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Pakistan suspends NATO supply route over security

27 July, 2012

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PESHAWAR: Pakistan has temporarily stopped NATO supply trucks crossing its border into Afghanistan over security concerns due to fears of terrorist attacks, officials said on Thursday.

Gunmen on Tuesday attacked a convoy of NATO supply trucks, killing a driver in Jamrud in the first such attack since Pakistan lifted a seven-month blockade of the border.

"Movement of NATO vehicles has been temporarily suspended since Wednesday evening to beef up security," a paramilitary official said.

"We have launched a search operation in the hills surrounding Jamrud," the official added.

On Wednesday, officials at the Torkham crossing had said traffic was picking up for the first time since the blockade ended, with more than 100 vehicles crossing in recent days.

But local administration official Bakhtiar Khan confirmed on Thursday the supply route had been suspended due to "security reasons".

"Intelligence officials have informed the authority that attacks may occur on NATO vehicles this week and in the light of this a security plan is being chalked out," Khan said.

He said the NATO route would "resume very soon", but that until then trucks carrying supplies for the 130,000-strong US-led mission in Afghanistan had been told not to approach the border.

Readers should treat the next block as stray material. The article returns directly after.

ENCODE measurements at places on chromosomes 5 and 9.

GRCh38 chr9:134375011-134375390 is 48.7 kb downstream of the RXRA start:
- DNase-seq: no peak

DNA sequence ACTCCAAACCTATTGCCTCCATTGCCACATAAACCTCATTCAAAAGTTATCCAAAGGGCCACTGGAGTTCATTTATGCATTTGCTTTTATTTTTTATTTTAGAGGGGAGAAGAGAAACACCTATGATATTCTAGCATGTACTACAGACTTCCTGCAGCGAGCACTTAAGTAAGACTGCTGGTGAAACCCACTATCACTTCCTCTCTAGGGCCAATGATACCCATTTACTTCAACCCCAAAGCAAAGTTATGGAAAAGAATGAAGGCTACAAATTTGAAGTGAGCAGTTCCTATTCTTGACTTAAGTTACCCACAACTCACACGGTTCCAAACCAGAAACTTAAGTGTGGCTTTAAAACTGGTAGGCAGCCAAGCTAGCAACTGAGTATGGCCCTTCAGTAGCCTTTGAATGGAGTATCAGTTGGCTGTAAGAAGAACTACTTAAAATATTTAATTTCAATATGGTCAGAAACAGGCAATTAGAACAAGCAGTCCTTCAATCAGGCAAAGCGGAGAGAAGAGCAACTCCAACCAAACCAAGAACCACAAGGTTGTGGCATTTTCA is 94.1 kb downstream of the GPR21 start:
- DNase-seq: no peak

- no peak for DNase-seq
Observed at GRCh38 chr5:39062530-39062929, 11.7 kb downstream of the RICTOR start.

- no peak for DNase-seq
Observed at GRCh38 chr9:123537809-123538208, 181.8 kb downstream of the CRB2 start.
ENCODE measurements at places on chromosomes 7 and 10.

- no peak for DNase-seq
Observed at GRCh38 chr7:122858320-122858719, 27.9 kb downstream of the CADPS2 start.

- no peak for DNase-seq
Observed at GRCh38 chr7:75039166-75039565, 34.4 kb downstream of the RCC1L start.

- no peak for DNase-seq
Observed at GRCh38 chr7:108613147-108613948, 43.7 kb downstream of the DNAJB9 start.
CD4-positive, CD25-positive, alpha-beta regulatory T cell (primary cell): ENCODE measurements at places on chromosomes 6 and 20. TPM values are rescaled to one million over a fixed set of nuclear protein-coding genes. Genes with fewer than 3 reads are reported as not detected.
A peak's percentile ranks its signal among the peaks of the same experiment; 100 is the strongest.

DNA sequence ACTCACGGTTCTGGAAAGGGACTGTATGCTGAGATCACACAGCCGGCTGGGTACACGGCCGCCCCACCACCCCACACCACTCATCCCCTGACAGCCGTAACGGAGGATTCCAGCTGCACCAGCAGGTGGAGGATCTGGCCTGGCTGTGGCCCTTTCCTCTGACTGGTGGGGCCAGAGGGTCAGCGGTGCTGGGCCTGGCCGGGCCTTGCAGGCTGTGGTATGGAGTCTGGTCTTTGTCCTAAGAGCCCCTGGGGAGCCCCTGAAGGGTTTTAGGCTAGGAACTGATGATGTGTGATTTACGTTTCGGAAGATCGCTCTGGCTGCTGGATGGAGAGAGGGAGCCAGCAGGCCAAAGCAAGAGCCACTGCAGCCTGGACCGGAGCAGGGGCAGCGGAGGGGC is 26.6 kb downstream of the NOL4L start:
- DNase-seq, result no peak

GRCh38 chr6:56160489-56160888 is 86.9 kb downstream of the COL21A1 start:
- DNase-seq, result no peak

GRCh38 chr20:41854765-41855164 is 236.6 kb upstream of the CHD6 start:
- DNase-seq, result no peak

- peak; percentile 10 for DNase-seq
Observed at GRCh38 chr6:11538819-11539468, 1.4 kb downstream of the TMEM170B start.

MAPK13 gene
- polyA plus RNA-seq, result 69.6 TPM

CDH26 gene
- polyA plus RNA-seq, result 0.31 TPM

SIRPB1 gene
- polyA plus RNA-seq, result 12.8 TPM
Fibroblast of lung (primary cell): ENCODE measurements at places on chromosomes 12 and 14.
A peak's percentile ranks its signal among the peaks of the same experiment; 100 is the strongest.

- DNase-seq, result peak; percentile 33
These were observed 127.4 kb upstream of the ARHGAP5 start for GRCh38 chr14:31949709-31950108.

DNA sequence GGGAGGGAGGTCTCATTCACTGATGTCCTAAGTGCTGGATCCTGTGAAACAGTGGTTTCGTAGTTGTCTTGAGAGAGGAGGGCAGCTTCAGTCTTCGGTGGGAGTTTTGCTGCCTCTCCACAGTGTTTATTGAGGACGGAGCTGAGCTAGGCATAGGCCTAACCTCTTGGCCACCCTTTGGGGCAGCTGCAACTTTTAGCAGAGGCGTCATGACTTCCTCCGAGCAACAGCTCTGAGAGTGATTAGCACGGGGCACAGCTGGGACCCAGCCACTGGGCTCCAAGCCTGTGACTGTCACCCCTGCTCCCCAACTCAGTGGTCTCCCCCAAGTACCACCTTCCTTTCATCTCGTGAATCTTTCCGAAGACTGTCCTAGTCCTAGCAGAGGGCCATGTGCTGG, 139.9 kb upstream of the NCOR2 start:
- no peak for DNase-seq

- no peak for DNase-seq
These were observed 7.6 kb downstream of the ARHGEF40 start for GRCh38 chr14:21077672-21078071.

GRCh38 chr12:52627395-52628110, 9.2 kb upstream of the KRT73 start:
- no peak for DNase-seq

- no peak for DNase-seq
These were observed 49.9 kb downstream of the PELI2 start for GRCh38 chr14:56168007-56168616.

"We have been told by authorities to wait here as they are building up security after the firing incident," Amanullah Khan, a NATO truck driver, said in Peshawar.

So far, the closure has only affected the Torkham crossing.

At the crossing of Chaman, some 17 trucks were awaiting clearance to enter Afghanistan and 20 other trucks were parked in Quetta, clearing agent Ashraf Khan said.

Islamabad closed its land routes to NATO convoys after US air strikes killed 24 Pakistani soldiers on November 26, but reopened them after Washington said sorry for the deaths.

Before the blockade, around 150 trucks crossed into Afghanistan each day at Torkham – the closest border crossing to Kabul – and officials say the flow will rise to up to 300 a day.

But three weeks after the blockade ended, trucks and containers are still holed up in Karachi. Workers are waiting for security guarantees and compensation for the last seven months, said Rana Mohammad Aslam, vice president of the All Pakistan Goods Carriers Association.

No fees for NATO supply until 2015

There will be no tax or duty charged on containers carrying goods for NATO troops stationed in Afghanistan, says a memorandum of understanding (MoU) between Pakistan and the US.

The MoU will be applicable after it is signed by both countries and will be valid until 2015.

According to the MoU, only non-lethal cargo for NATO troops would be allowed, however, arms for Afghan forces would not be banned, The draft – prepared according to the United Nations charter – will not allow transport of arms and ammunition for NATO troops via Pakistan. However, military equipment for the Afghan National Army will be allowed.

Transport of non-lethal cargo, which includes food and medicine, will be allowed in containers measuring 20 by 40 feet. The containers will use two routes. Containers on the southern route will travel to Afghanistan from Karachi (Bin Qasim Port) via Chaman. On the northern route, containers will travel from Karachi (Bin Qasim Port) via Torkham to Afghanistan.

The MoU also says there would be no warehouses or storage facilities provided for the US goods.


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